The Ultimate Guide to Boosting Your Marketing with Effective Case Studies

Case-Study.jpg
 

The Case For Case Studies

Surely you’ve heard it. B2B salespeople are about to become a dying breed. Forrester, a research and advisory firm with a focus on developing customer strategies, predicts that one million U.S., B2B salespeople will lose their jobs to self-service eCommerce by 2020. This paradigm shift will be felt across every industry. Even logistically-complex building material and architectural products purchases are no exception.

Specifiers, like most B2B and B2C consumers, are living in a tech-forward, digital world but many building material companies have failed to evolve their sales approach to match—we’re still living in a 1965, salesman-first world.

While this prediction is meant to be shocking, it also tells another story. The true point of purchase for building materials and architectural products is shifting online—meaning regardless of how and when money is exchanged, the decision to specify a product is often before any outreach to a sales rep. And while most specifiers will still need samples and sales reps to complete the transaction, they won’t need a rep to sell them on a product. Increasingly, specifiers “sell” products and materials to themselves using tools provided to them online.

When specifiers are in research mode, they aren’t just looking for a product - they are looking for proven solutions. This is where case studies shine as marketing and sales tools.

According to the NBS 2017 Specification Report, 71% of respondents said case studies about a product’s use gave [them] inspiration for design. This shouldn’t be surprising. The human brain is a story processor. We are hardwired to engage, create and live in a world defined by narratives. And for specifiers seeking a new products, a case study is the ultimate story. Your customer is the well-deserving hero faced with an overwhelming challenge. And just when things look bleak, your company provides exactly what they need to succeed. It’s the classic movie plot—situation, challenge, heroic solution. Case studies can be gritty, intriguing, reassuring and inspirational. But more than that, they should be memorable.

 

The easy part—defining your format and approach.

Developing an effective case study requires two things—a clear format and the ability to get out of your own way. I’ll outline the former below; the latter is up to you. Can you see your products objectively and really listen to your customers to find out what they value?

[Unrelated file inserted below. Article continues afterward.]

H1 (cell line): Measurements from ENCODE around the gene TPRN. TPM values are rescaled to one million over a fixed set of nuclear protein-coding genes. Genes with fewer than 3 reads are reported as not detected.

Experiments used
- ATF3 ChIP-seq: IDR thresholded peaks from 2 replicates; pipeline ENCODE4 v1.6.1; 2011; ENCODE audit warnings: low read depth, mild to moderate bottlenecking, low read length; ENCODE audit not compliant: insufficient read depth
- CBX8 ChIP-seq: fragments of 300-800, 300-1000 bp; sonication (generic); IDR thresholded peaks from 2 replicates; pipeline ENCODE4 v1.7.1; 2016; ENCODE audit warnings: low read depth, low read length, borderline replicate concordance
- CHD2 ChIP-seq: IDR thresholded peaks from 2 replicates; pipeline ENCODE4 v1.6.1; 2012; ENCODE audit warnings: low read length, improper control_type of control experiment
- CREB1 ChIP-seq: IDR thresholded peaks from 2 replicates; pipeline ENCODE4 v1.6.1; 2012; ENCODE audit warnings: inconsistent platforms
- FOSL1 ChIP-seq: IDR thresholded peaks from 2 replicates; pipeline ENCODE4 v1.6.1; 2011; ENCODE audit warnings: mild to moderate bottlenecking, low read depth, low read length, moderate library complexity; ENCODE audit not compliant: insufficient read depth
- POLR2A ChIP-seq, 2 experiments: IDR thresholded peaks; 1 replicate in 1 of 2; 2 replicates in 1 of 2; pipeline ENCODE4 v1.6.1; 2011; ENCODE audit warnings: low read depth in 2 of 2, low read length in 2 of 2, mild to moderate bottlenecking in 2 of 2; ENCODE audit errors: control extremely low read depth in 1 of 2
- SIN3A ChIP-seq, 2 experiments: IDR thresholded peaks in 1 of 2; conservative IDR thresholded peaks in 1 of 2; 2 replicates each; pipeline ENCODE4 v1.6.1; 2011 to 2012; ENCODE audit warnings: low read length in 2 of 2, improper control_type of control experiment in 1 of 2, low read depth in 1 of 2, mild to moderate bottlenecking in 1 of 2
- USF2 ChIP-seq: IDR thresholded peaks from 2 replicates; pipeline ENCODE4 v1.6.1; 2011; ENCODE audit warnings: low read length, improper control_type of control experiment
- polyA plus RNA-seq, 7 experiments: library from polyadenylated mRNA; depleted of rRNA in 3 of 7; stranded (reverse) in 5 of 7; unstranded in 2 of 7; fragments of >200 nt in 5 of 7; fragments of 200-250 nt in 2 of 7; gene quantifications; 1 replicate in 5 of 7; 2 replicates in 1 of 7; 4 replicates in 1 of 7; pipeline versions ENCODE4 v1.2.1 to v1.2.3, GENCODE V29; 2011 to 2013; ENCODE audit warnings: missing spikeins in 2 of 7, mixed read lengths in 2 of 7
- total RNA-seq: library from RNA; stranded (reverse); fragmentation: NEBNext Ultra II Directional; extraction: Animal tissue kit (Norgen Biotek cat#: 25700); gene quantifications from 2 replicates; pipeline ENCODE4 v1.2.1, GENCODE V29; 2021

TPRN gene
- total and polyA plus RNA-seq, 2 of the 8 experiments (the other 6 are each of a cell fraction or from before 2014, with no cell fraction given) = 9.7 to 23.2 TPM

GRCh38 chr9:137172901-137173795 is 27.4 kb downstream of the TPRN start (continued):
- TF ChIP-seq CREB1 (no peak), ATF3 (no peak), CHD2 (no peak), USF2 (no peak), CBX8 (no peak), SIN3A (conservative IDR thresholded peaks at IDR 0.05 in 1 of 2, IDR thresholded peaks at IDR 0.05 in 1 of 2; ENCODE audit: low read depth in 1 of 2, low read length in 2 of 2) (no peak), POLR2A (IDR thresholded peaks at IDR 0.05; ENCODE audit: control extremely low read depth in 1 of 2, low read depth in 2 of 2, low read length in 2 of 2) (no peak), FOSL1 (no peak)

Who are you talking to?

Define your personas—and make them personal. What makes your customer tick? What’s on their mind? How are your company and products relevant to them? How do they talk about them? No matter who you are or what you sell, it’s very difficult to develop an objective view of a company when you’re a part of it. Have an outsider interview your customers—they tend to be more frank when they are speaking to a neutral third party. If the interviewer is not inside the company, they tend to “hear” things that those on the inside don’t.

 

What are you promoting?

Which product or service are you promoting through the case study? This seemingly obvious question can be misleading. Several of our clients sell “standard” products that are often customized for a project. The customization becomes as relevant to the prospect as the product is. Or maybe the product is a commodity, but your company offers better support than the competition. In that case, support is what you are promoting.

 

What information is relevant to prospective customers?

Be sure to understand what meant the most to your target on a project. It’s easy to assume the benefit is all about the pricing and specifications. We recently interviewed an architect for a case study on behalf of a client. Sure enough, the most important part of the project wasn’t the product (which is amazing, btw); it was how the company handled itself when the wrong parts showed up for the installation. In this case, the recovery shot took precedence over everything. The architect was frank, recognizing that many product installations face challenges in the field. The real value was how the company came back to deliver the right part and oversee the install in a timely manner.

 

Demonstrate the value.